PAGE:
Objective: Children will explore different ways animals prepare for winter and make a hibernation cave.‹ Return to Theme
Many animals change their bodies or their behavior to adapt to the winter weather. Many animals grow new, thicker fur to keep out the harsh wind and cold. Some animals have difficulty finding food in the winter, so they migrate or move to other places where the weather is warmer and food is more plentiful. Many animals hibernate for part or all of the winter to conserve energy. Some animals sleep in the winter but are not true hibernators. They can wake up to eat and then go back to sleep. Winter sleepers like to burrow into caves, hollowed out trees, and rock crevices. They may rake leaves, twigs, and other plant materials into their den to form a nest. Bears, skunks, raccoons, and opossums are animals that sleep in winter but are not true hibernators.
An animal that truly hibernates goes into a deep, deep sleep during the long, cold winter. When animals truly hibernate, they do not eat at all unless they are awakened. The animal’s body temperature drops and its heartbeat and breathing slow down. Sleeping all winter takes preparation, and animals that hibernate begin preparing in the fall. They try to put on as much fat as possible because they will not be eating during the winter. Groundhogs, chipmunks, and bats are examples of animals that hibernate.
If children are having difficulty getting started, suggest painting the inside of the tissue box with the black and brown paint so it is dark for the sleeping animal. Then they can cover the box by gluing the sticks and dried leaves on the outside.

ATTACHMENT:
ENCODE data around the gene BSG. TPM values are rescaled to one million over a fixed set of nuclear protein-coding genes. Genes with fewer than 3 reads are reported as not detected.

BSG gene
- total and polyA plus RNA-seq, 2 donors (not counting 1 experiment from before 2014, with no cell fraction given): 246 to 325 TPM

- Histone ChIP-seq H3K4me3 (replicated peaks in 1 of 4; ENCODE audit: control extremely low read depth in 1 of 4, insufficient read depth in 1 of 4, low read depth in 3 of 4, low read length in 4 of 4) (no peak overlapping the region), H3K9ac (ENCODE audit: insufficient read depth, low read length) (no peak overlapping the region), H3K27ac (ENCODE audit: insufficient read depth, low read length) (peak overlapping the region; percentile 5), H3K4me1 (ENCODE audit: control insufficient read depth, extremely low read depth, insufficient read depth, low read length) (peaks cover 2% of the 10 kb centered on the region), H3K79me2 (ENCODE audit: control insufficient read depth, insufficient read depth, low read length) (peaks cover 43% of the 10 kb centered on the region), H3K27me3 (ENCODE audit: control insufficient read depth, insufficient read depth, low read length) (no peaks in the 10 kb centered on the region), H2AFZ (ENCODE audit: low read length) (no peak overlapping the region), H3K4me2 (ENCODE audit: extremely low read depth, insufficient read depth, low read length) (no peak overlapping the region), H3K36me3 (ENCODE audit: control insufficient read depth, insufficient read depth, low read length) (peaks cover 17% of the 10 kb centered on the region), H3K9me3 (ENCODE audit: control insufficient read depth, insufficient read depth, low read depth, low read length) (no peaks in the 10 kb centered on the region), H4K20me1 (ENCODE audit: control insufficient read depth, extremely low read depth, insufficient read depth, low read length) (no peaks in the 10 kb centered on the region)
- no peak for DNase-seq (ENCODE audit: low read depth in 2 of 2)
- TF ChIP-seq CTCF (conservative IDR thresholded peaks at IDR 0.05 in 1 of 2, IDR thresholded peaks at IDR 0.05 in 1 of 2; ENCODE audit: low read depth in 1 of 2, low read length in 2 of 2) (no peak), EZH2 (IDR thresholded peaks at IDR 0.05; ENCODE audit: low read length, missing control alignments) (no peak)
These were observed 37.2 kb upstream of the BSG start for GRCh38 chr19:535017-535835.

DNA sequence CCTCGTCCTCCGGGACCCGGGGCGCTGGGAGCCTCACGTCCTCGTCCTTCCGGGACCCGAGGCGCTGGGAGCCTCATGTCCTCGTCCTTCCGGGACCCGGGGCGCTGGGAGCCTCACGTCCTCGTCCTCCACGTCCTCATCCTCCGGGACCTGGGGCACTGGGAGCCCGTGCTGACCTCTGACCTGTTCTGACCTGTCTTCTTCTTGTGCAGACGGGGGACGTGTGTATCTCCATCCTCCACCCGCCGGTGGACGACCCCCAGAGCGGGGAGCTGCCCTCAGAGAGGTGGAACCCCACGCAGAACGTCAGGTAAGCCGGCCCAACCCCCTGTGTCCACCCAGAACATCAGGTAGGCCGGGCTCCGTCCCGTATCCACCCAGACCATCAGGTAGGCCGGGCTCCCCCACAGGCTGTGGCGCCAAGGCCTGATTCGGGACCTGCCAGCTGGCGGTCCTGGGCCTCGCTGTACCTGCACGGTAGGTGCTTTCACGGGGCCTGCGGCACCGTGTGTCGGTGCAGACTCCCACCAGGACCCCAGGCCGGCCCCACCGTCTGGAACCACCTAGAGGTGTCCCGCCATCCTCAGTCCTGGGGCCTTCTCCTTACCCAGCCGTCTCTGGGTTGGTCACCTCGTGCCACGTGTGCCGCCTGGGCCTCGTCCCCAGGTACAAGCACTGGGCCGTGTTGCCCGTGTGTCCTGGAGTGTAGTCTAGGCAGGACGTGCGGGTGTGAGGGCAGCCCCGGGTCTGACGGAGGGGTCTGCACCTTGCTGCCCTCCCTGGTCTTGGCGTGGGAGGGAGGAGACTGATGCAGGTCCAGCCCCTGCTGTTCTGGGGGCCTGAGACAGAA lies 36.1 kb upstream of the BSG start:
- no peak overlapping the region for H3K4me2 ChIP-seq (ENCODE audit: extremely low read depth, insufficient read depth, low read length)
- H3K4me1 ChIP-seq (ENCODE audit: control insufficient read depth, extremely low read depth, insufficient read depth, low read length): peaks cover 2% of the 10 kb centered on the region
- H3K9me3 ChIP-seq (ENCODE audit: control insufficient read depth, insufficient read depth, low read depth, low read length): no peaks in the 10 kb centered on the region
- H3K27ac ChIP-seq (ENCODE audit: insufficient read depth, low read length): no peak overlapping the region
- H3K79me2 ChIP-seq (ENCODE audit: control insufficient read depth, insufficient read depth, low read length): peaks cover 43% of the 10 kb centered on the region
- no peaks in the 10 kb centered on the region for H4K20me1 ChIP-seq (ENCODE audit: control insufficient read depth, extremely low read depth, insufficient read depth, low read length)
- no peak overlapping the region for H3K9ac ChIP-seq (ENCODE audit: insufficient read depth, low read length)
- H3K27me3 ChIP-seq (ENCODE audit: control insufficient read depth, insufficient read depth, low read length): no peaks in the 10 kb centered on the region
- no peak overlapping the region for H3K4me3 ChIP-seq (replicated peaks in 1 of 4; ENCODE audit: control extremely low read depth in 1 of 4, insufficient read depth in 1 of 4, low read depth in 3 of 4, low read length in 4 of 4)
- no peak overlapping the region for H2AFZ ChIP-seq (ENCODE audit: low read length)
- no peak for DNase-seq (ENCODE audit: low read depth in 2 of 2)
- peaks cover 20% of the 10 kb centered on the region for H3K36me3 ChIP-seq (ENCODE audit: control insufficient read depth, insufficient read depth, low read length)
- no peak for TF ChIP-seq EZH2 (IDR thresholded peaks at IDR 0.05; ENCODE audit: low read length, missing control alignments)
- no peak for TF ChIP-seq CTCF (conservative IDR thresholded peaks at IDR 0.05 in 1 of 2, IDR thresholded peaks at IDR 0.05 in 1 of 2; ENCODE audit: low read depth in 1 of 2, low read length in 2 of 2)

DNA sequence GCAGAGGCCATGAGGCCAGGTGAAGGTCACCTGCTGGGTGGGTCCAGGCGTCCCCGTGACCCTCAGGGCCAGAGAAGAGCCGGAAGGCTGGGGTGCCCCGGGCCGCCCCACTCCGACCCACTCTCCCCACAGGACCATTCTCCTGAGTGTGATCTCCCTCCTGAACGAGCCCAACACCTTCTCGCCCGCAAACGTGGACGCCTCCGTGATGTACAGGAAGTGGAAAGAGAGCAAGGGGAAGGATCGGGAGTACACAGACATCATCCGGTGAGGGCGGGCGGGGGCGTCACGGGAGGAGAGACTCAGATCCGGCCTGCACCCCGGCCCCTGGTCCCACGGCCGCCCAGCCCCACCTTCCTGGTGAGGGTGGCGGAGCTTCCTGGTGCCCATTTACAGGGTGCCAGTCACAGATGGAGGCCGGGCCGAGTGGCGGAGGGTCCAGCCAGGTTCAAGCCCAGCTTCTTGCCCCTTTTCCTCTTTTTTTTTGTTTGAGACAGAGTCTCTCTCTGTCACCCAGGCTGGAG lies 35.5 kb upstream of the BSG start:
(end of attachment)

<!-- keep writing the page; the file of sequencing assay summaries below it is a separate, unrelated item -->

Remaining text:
These lessons are aligned with the Common Core State Standards ("CCSS"). The CCSS provide a consistent, clear understanding of the concepts and skills children are expected to learn and guide teachers to provide their students with opportunities to gain these important skills and foundational knowledge.
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There are currently no Common Core Standards for pre-k, but these lessons are aligned as closely as possible to capture the requirements and meet the goals of Common Core Standards. However, these lessons were neither reviewed or approved by the National Governors Association Center for Best Practices or the Council of Chief State School Officers, which together are the owners and developers of the Common Core State Standards.